W3C home > Mailing lists > Public > public-html@w3.org > June 2009

Re: HTML 4.01 Strict table attributes and downplayed errors

From: Henri Sivonen <hsivonen@iki.fi>
Date: Tue, 9 Jun 2009 12:20:17 +0300
Cc: HTML WG <public-html@w3.org>
Message-Id: <CAC41D31-3AF9-4657-9802-263A406C5C3F@iki.fi>
To: Ian Hickson <ian@hixie.ch>
On Jun 8, 2009, at 10:45, Ian Hickson wrote:

> On Mon, 8 Jun 2009, Henri Sivonen wrote:
>> On Jun 6, 2009, at 00:45, Ian Hickson wrote:
>>> On Fri, 1 May 2009, Henri Sivonen wrote:
>>>>
>>>> So if I want to have a relatively simple GUI table editor that can
>>>> read back what it has written but doesn't allow arbitrary styling  
>>>> to
>>>> avoid breaking the consistent design of the site, I have to not  
>>>> only
>>>> parse style='' values but parse arbitrary CSS and resolve class
>>>> selectors?
>>>>
>>>> My concern isn't authoring in a text editor.
>>>
>>> In a graphical editor all you would have to do is use unique class
>>> names (like com.example.numeric) and just ensure that those classes
>>> have the appropriate style in the style sheet.
>>
>> Seriously? When there's already widely interoperable specific  
>> attributes
>> for this?
>
> You are wildly oversimplifying "this". In practice a WYSIWYG tool  
> isn't going to style a table in 90% CSS and then gain great benefits  
> by
> specifying just the vertical and horizontal alignment using  
> attributes,

The use case I put forward wasn't in the context of an overall WYSIWYG  
design tool but in the context of a GUI tool that allows users input  
content but not tweak style.

> _especially_ considering that those attributes don't even provide  
> the actual desired control (decimal alignment).

Aligning stuff right is a passable substitute in the absence of  
decimal alignment. Most fonts have monospaced digits, so you get  
decimal alignment simply by having a fixed number of digits to the  
right of the decimal point.

> Styling a table involves complicated rules for getting the borders  
> right, involves non-trivial padding even after getting the alignment  
> right,

It seems very rare to tweak the padding on data tables on a per-cell  
basis instead of delegating it to a table-wide (or site-wide) style.

> can involve per-cell colouring, etc.

bgcolor :-)

> At the end of the day, using the align="" and valign="" attributes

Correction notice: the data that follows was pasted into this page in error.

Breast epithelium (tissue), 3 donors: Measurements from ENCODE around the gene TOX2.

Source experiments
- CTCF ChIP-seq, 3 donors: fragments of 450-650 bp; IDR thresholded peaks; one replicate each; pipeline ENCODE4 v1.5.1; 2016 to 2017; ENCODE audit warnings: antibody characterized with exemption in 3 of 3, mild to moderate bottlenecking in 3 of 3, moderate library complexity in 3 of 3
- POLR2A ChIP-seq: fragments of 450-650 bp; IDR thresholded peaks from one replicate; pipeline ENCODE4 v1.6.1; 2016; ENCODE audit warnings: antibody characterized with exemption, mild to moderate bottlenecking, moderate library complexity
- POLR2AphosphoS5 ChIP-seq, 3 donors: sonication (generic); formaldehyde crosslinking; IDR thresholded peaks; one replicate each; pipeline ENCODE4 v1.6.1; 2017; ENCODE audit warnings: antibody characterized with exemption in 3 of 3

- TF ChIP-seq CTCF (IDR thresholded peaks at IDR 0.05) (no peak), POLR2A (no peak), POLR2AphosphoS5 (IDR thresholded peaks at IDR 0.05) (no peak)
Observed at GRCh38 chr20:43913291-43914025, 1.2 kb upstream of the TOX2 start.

> to control alignment on cells is a false economy.

I disagree about align. It's by far the most common table formatting  
characteristics that the person managing the data in the cells would  
set even if the overall visual appearance is controlled by another  
person.

> This is made significantly worse by the cost of including these  
> attributes in the language, which is a serious hit to the  
> credibility of argument that authors should separate their styles  
> and semantics for improved accessibility, maintainability, and  
> device-independence.

You invoke a PR credibility issue. Isn't there a double-standard here?  
You are taking PR credibility risks when insisting on examining if  
@summary and @longdesc actually solve the problemes they are supposed  
to solve. Shouldn't we be scientific here and ask if making align=''  
non-conforming actually improves accessibility, maintainability or  
device-independence?

How does class=com.example.numeric (a class name that client software  
knows nothing about semantically) with a style sheet improve  
accessibility compared to align=right? How does it improve  
maintainability? What about device-independence?

> I firmly believe that a big part of why HTML4 failed to wean people  
> from Transitional is that it (even in Strict mode) gave credence to  
> the idea that presenational markup was ok.

Or maybe the separation of structure and style emperor isn't fully  
clothed when taken to limit and having some presentational stuff in  
HTML doesn't lead to doom and gloom but is more practical to authors  
than maintaining a full separation.

-- 
Henri Sivonen
hsivonen@iki.fi
http://hsivonen.iki.fi/
Received on Tuesday, 9 June 2009 09:20:57 GMT

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